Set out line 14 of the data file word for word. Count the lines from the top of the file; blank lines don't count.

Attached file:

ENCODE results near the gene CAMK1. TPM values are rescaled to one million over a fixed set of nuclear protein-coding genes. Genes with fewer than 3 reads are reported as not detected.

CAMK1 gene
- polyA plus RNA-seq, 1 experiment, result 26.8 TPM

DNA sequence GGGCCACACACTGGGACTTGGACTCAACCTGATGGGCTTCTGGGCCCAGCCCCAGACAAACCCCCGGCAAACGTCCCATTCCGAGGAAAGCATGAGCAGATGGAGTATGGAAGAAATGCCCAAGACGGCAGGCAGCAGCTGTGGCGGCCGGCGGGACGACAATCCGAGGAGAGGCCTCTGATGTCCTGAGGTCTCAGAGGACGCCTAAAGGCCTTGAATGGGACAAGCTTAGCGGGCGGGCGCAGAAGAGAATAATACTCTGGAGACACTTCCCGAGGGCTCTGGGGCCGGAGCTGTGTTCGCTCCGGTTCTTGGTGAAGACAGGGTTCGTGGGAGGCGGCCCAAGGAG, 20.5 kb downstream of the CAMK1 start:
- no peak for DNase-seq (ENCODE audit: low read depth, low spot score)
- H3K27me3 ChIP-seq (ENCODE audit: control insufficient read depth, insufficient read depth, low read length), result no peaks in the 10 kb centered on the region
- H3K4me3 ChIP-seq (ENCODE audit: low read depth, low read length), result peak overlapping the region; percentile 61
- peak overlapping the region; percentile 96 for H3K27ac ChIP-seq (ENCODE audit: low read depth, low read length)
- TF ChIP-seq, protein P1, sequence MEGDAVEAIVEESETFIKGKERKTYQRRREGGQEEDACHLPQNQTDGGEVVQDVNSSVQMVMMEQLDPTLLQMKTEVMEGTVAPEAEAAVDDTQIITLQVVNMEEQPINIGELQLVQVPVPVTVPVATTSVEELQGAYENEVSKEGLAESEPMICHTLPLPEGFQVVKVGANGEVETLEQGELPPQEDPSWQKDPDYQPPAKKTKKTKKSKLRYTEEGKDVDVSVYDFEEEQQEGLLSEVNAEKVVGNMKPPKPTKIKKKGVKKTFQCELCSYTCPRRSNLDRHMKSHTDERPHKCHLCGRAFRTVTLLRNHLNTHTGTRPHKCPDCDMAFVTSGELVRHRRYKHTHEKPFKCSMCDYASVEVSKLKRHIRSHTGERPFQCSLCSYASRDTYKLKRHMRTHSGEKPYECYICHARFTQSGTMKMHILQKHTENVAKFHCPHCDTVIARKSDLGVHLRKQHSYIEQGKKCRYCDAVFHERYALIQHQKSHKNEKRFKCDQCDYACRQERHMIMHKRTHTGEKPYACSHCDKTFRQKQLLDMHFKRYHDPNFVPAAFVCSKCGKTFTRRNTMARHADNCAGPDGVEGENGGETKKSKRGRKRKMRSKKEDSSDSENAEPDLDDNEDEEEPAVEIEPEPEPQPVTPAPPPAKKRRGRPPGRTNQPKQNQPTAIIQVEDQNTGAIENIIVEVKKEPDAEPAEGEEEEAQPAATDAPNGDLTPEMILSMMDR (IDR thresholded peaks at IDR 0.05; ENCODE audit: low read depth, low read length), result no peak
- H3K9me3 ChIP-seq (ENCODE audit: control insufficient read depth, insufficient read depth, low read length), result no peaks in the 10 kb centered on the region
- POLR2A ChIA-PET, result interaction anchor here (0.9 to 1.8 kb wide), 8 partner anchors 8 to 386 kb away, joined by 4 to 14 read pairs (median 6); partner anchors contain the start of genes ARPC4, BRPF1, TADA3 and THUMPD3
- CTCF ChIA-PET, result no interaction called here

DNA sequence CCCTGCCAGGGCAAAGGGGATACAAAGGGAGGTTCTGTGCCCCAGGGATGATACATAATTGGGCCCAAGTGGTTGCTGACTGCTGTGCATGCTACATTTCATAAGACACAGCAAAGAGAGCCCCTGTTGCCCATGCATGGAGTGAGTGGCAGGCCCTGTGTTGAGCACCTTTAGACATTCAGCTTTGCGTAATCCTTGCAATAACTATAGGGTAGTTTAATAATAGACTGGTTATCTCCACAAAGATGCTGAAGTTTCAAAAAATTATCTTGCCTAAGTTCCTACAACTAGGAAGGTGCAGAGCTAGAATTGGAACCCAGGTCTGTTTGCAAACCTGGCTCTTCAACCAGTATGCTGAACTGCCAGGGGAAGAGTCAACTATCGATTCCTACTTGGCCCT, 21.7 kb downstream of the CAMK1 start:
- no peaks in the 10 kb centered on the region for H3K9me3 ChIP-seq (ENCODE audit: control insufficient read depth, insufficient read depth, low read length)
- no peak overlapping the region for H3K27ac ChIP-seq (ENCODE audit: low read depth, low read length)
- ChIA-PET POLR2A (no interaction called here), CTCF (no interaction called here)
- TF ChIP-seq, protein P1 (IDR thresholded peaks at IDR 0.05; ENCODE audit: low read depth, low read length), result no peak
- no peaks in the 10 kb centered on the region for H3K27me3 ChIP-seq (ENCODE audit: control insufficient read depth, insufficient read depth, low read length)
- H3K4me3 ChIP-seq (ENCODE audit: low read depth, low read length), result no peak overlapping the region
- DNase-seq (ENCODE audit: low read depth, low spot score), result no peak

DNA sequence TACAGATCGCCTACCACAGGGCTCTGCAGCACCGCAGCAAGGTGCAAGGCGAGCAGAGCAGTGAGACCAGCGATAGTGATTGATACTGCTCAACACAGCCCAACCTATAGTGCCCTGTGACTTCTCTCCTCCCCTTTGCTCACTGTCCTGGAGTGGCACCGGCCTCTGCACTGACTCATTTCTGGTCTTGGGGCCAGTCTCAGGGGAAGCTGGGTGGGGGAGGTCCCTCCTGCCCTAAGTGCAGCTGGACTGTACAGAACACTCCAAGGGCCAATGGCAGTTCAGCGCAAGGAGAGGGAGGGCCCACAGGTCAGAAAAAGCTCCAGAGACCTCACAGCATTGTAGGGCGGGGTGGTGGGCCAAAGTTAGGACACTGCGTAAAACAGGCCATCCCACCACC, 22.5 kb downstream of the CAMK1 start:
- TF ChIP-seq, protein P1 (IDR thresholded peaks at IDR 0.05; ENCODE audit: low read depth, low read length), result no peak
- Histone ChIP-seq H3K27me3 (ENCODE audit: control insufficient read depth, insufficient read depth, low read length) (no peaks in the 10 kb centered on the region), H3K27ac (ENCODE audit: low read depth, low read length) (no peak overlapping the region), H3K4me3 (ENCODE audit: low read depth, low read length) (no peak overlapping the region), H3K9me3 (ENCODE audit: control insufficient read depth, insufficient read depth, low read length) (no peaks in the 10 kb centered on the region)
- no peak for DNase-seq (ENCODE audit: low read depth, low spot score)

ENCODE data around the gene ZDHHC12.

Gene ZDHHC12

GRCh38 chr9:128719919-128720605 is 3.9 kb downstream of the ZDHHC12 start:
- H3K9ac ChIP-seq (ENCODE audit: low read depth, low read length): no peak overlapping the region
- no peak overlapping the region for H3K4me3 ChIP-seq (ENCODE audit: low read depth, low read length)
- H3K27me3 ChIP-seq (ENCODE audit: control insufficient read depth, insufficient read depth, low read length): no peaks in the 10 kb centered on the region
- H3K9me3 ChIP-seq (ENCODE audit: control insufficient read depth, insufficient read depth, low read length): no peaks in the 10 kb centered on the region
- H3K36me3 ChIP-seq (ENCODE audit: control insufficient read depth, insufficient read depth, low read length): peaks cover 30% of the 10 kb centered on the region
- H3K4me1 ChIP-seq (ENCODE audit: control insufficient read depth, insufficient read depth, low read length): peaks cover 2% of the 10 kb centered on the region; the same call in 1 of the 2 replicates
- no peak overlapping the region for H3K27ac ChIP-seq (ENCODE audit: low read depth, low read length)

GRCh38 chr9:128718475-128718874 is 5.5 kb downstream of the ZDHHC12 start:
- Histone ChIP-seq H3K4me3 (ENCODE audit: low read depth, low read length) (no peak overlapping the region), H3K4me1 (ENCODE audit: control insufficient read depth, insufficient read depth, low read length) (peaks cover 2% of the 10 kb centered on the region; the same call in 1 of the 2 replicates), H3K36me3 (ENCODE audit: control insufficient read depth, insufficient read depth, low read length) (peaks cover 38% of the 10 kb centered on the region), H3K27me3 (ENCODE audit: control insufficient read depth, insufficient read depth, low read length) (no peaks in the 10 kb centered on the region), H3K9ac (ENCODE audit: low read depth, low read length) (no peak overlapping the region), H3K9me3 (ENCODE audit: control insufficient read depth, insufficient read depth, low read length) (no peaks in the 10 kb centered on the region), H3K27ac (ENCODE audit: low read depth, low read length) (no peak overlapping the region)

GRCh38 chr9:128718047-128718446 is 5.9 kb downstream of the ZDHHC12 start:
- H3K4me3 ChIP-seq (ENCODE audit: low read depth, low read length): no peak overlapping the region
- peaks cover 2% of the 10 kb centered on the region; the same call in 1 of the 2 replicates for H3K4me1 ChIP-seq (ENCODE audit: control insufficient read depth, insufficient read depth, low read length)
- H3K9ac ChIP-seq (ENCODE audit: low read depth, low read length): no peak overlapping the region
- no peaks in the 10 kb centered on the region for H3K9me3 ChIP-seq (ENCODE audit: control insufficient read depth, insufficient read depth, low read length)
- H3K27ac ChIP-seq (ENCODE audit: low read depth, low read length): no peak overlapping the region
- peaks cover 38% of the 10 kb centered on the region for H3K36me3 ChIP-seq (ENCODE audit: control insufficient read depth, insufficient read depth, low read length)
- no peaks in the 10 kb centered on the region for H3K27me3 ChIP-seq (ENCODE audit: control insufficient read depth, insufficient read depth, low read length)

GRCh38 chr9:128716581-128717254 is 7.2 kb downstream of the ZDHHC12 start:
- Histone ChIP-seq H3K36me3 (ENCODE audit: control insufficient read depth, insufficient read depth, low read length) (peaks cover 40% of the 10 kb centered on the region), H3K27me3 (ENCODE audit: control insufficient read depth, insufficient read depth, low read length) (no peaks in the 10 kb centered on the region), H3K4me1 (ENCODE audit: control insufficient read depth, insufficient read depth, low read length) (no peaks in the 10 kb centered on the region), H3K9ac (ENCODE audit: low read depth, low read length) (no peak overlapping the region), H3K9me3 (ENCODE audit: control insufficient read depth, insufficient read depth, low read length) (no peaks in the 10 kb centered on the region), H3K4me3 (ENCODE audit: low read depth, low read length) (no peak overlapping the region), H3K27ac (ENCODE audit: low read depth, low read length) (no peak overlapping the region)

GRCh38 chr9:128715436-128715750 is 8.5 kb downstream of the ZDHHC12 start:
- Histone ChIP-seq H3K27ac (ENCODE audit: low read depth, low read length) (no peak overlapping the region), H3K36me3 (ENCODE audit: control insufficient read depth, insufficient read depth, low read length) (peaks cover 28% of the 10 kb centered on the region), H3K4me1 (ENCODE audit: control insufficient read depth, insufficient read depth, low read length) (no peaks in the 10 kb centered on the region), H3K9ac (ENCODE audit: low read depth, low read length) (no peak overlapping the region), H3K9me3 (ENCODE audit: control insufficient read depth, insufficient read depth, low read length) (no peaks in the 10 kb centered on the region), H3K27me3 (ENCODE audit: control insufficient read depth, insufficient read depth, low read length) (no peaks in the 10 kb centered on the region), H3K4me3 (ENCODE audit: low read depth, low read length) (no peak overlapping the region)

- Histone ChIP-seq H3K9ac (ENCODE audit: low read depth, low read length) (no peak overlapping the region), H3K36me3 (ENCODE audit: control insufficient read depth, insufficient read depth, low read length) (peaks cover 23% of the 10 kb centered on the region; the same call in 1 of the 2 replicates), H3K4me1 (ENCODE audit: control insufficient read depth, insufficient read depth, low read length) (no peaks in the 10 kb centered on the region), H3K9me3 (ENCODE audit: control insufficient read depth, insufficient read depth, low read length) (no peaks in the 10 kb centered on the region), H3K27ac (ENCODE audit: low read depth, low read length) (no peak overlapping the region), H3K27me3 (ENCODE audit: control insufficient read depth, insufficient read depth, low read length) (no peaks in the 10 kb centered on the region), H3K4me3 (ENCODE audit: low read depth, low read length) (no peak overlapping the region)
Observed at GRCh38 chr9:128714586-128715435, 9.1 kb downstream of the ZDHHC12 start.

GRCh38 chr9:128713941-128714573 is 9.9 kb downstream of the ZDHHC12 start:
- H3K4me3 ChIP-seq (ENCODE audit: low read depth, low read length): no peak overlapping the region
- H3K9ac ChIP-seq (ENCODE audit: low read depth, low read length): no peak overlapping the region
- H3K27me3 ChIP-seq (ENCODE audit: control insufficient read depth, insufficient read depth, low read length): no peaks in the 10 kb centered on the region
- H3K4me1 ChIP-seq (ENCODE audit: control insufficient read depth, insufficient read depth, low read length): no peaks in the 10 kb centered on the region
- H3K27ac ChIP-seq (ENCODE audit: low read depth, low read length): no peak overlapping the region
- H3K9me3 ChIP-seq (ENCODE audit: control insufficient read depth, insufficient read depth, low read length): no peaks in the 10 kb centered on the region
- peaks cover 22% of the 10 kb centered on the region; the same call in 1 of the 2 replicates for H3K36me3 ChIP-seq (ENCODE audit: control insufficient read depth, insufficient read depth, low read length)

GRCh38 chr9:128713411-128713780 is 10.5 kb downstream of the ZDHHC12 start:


- no peaks in the 10 kb centered on the region for H3K9me3 ChIP-seq (ENCODE audit: control insufficient read depth, insufficient read depth, low read length)